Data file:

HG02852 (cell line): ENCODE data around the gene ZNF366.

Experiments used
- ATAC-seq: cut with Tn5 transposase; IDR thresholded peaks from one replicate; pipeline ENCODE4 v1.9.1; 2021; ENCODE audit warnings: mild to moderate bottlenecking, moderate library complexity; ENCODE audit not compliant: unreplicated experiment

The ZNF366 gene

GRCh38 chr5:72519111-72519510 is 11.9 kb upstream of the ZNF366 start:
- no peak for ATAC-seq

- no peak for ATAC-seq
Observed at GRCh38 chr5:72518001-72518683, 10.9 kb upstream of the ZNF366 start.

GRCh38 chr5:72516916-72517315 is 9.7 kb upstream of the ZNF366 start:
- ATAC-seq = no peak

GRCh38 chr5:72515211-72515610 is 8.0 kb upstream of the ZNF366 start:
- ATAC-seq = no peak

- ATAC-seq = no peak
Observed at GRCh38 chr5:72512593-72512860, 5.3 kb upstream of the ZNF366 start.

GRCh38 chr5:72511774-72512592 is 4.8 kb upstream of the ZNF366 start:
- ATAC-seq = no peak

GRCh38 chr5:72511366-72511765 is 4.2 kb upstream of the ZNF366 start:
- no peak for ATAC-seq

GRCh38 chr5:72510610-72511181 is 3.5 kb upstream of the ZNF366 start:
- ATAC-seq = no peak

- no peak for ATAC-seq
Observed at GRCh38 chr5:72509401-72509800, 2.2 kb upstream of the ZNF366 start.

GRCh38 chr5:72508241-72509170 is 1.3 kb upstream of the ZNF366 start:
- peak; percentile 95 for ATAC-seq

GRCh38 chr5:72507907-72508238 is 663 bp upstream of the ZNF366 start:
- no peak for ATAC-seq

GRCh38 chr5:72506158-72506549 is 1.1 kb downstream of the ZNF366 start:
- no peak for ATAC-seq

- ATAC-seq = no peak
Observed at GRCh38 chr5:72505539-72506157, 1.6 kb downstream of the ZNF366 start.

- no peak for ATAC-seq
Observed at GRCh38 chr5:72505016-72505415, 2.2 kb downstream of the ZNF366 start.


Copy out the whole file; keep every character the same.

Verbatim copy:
HG02852 (cell line): ENCODE data around the gene ZNF366.

Experiments used
- ATAC-seq: cut with Tn5 transposase; IDR thresholded peaks from one replicate; pipeline ENCODE4 v1.9.1; 2021; ENCODE audit warnings: mild to moderate bottlenecking, moderate library complexity; ENCODE audit not compliant: unreplicated experiment

The ZNF366 gene

GRCh38 chr5:72519111-72519510 is 11.9 kb upstream of the ZNF366 start:
- no peak for ATAC-seq

- no peak for ATAC-seq
Observed at GRCh38 chr5:72518001-72518683, 10.9 kb upstream of the ZNF366 start.

GRCh38 chr5:72516916-72517315 is 9.7 kb upstream of the ZNF366 start:
- ATAC-seq = no peak

GRCh38 chr5:72515211-72515610 is 8.0 kb upstream of the ZNF366 start:
- ATAC-seq = no peak

- ATAC-seq = no peak
Observed at GRCh38 chr5:72512593-72512860, 5.3 kb upstream of the ZNF366 start.

GRCh38 chr5:72511774-72512592 is 4.8 kb upstream of the ZNF366 start:
- ATAC-seq = no peak

GRCh38 chr5:72511366-72511765 is 4.2 kb upstream of the ZNF366 start:
- no peak for ATAC-seq

GRCh38 chr5:72510610-72511181 is 3.5 kb upstream of the ZNF366 start:
- ATAC-seq = no peak

- no peak for ATAC-seq
Observed at GRCh38 chr5:72509401-72509800, 2.2 kb upstream of the ZNF366 start.

GRCh38 chr5:72508241-72509170 is 1.3 kb upstream of the ZNF366 start:
- peak; percentile 95 for ATAC-seq

GRCh38 chr5:72507907-72508238 is 663 bp upstream of the ZNF366 start:
- no peak for ATAC-seq

GRCh38 chr5:72506158-72506549 is 1.1 kb downstream of the ZNF366 start:
- no peak for ATAC-seq

- ATAC-seq = no peak
Observed at GRCh38 chr5:72505539-72506157, 1.6 kb downstream of the ZNF366 start.

- no peak for ATAC-seq
Observed at GRCh38 chr5:72505016-72505415, 2.2 kb downstream of the ZNF366 start.